Almost since the invention of vaccines, there have been people decrying their purpose. Many distrust them for everything from being ineffective, supposedly increasing autism, or seeming unsafe.
Many scientific and peer-reviewed studies have debunked the myths perpetuated by the so-called anti-vaccinators. The results of proper vaccination are clearly beneficial.
To see clearly the effectiveness of vaccines, let’s look at polio. The National Science Foundation writes that before vaccines, polio would paralyze 10,000 children each year. For instance, polio paralyzed President Franklin D. Roosevelt in 1921.
The first successful vaccine was created by Jonas Salk and tested in 1952. It was licensed in 1962.
In 1988, there were an estimated 350,000 cases of polio. By 2012, there were just 223, according for the Centers for Disease Control.
Currently, polio is primarily found in infants too young (fewer than six months old) to receive the full dosage of the vaccine on in adults whose vaccine has worn off.
Those who advocate against vaccines can actually increase the number of cases. Even without demonstrating symptoms, the unvaccinated can be carriers and infect other unvaccinated people or people with weakening dosages of the vaccine.
Measles (now commonly vaccinated with along with mumps and rubella) is untreatable and highly contagious. However, measles is preventable with two doses of the vaccine.
The measles vaccine has been in use since the 1960s. According to the Journal of Infectious Diseases, there was an average of 542,000 reported cases of measles per year in the United States. By the early 1990s, there were about 55,000 reported cases. By 2000, measles was practically eradicated in the U.S. (60 cases). The article cited a World Health Organization (WHO) estimate that 4.5 million children would die annually with the absence of the measles vaccination.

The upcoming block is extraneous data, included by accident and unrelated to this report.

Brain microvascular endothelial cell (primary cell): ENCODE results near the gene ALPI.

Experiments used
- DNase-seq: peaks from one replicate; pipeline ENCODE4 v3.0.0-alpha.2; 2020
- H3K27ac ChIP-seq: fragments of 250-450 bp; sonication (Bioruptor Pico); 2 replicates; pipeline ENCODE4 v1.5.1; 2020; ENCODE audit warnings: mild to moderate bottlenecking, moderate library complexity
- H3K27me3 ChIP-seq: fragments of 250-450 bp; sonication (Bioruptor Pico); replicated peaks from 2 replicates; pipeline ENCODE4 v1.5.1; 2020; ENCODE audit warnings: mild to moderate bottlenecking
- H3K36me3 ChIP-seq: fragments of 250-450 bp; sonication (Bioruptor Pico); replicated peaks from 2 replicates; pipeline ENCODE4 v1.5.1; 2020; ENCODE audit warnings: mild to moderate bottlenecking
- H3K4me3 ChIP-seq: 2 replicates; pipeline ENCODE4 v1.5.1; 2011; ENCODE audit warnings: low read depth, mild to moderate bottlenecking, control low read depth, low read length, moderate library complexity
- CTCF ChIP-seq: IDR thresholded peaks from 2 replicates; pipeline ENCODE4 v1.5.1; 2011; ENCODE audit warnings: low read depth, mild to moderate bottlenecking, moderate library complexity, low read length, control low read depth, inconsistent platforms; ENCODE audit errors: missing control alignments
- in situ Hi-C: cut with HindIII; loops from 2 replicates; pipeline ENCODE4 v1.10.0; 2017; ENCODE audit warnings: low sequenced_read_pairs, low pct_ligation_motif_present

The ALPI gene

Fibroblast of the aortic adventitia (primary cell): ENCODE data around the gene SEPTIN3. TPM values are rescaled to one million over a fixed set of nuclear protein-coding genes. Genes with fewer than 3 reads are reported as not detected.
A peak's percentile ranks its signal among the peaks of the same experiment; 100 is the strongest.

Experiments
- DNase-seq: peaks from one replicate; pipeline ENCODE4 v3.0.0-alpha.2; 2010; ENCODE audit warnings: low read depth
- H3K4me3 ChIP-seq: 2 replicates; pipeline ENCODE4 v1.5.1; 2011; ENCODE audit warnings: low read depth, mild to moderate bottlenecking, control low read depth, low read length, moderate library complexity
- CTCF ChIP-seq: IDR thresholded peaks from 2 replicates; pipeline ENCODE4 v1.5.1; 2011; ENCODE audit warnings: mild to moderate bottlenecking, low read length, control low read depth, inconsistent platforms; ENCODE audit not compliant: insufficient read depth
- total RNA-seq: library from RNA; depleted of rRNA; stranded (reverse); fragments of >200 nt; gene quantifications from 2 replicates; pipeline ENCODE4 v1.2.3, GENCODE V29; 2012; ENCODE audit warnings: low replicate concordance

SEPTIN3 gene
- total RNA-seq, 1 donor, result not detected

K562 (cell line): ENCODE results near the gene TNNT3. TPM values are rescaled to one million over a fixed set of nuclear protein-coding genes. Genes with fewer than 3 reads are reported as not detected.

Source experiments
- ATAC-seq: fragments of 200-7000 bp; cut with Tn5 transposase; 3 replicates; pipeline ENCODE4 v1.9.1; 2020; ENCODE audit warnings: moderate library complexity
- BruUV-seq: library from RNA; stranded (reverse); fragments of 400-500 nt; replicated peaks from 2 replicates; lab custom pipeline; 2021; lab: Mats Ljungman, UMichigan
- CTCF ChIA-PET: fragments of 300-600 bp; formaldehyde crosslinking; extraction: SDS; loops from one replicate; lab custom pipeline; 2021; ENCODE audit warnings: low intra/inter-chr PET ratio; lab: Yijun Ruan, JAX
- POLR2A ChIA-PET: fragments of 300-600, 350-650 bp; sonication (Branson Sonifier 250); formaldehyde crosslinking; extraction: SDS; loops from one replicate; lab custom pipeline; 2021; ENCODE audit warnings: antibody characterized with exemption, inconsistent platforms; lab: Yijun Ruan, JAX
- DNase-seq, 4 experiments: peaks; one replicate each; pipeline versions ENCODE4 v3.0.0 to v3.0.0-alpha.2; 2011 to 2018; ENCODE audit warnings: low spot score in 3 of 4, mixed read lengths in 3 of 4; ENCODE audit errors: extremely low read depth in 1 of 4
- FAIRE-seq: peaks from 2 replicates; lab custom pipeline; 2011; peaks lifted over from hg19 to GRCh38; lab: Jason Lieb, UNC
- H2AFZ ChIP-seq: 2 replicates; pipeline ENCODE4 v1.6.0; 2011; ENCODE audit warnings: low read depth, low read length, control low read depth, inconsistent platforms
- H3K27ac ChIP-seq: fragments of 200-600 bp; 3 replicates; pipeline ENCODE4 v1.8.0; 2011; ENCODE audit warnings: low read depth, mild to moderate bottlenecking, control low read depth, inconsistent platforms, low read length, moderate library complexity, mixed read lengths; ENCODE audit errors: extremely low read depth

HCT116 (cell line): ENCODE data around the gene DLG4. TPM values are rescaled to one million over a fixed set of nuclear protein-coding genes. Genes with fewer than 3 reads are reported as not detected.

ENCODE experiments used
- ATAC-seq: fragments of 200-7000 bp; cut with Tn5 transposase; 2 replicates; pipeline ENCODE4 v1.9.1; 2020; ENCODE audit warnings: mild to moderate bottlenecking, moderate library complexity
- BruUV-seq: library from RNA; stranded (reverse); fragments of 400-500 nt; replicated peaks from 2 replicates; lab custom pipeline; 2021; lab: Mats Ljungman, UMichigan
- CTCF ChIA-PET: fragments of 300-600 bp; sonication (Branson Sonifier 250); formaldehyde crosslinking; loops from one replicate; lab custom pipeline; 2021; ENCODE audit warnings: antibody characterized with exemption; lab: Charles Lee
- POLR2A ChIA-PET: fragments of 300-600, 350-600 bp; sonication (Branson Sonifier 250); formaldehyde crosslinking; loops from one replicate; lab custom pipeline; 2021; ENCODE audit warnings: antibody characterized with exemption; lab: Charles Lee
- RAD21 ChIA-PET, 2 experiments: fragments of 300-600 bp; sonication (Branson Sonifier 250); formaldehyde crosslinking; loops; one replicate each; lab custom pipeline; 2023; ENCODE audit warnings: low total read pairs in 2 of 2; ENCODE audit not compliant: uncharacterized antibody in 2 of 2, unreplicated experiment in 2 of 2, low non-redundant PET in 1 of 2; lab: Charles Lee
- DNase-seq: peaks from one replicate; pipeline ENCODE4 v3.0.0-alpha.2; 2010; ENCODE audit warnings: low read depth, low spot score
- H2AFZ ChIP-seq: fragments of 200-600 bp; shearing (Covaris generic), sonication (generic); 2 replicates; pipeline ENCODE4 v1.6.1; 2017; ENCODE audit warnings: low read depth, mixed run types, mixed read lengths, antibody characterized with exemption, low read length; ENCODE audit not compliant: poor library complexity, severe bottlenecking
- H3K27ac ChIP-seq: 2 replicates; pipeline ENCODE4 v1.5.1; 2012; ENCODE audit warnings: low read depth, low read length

Recently, measles has made a resurgence in many major cities as vaccination rates dropped. It was on track to infect three times as many people in 2014 as it did in 2009.
Pertussis, also known as whooping cough, is also making a comeback. Almost 8,000 cases have been reported to California’s Public Health Department.
“USA Today” reported in 2013, California had the largest number of unprotected kindergartners not vaccinated for their parents’ philosophical reasons: 14,921.
Several celebrities, such as Kristin Cavallari, Jenny McCarthy, and Rob Schneider (who was fired as spokesperson for State Farm after his comments), have touted anti-vaccination.
Jenny McCarthy believes that vaccines cause autism, though numerous studies have disproved that conjecture.
Only one scientific paper has ever associated autism with vaccination, “Lancet,” in 1998. Later the article was withdrawn with suspicions of scientific fraud and was discredited later.
Fortunately, only less than one percent of Americans forgo all vaccinations, according to CDC director of immunizations and respiratory dies Anne Schuchat.
One of the most worrisome causes of anti-vaccination is the increasing exemptions. Forty-eight states have exemptions for religious reasons. Nineteen have exemptions for “philosophical reasons,” according to the National Conference of State Legislatures. Philosophical exemption indicates that the statutory language does not restrict the exemption to purely religious or spiritual beliefs. For example, Maine allows restrictions based on “moral, philosophical, or other personal beliefs,” and California allows objections based on simply the parents’ beliefs.
While parents should have the right to determine what medical treatment their child receives, by not vaccination, they are putting their child and all people at risk for devastating diseases.
For college-aged persons, check with your health care provider to see if you should get booster shots (such as for measles). The tetanus, diphtheria, and pertussis (Tdap) vaccine is recommended every ten years. If you are planning to travel, check about meningitis and hepatitis A and B (among other vaccines for your region, which can be found at cdc.gov/travel).